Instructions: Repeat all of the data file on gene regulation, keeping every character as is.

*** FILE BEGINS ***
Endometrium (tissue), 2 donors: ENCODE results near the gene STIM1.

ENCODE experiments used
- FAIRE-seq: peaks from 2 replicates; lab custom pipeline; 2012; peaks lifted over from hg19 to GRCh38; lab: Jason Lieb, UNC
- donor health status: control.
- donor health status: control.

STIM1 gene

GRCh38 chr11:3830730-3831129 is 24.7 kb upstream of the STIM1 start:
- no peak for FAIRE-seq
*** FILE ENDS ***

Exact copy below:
Endometrium (tissue), 2 donors: ENCODE results near the gene STIM1.

ENCODE experiments used
- FAIRE-seq: peaks from 2 replicates; lab custom pipeline; 2012; peaks lifted over from hg19 to GRCh38; lab: Jason Lieb, UNC
- donor health status: control.
- donor health status: control.

STIM1 gene

GRCh38 chr11:3830730-3831129 is 24.7 kb upstream of the STIM1 start:
- no peak for FAIRE-seq